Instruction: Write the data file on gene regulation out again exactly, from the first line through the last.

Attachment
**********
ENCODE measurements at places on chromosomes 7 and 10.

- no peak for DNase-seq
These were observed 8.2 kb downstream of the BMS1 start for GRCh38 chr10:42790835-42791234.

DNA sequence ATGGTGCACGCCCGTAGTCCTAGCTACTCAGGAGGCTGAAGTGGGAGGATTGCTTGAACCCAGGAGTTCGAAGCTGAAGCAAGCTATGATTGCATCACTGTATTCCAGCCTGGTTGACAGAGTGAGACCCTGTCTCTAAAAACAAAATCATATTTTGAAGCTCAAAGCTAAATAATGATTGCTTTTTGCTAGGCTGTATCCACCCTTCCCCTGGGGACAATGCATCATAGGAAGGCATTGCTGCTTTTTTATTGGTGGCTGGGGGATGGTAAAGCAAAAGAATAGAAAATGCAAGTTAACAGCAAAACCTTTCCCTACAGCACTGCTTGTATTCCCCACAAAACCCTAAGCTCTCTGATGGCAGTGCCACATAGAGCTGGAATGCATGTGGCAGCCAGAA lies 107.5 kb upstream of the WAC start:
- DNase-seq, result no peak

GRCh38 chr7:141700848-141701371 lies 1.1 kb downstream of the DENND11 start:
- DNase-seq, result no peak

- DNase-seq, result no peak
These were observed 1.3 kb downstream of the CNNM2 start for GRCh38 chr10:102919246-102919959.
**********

ENCODE measurements at places on chromosomes 7 and 10.

- no peak for DNase-seq
These were observed 8.2 kb downstream of the BMS1 start for GRCh38 chr10:42790835-42791234.

DNA sequence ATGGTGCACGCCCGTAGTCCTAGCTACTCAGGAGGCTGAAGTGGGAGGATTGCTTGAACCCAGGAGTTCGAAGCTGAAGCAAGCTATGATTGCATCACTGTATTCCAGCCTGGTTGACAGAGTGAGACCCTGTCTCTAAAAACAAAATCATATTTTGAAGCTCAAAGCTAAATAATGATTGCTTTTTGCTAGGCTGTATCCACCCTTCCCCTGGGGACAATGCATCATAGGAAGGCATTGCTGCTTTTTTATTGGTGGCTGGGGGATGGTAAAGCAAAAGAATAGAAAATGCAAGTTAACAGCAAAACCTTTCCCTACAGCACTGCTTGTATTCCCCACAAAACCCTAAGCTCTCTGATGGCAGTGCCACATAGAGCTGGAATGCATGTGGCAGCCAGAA lies 107.5 kb upstream of the WAC start:
- DNase-seq, result no peak

GRCh38 chr7:141700848-141701371 lies 1.1 kb downstream of the DENND11 start:
- DNase-seq, result no peak

- DNase-seq, result no peak
These were observed 1.3 kb downstream of the CNNM2 start for GRCh38 chr10:102919246-102919959.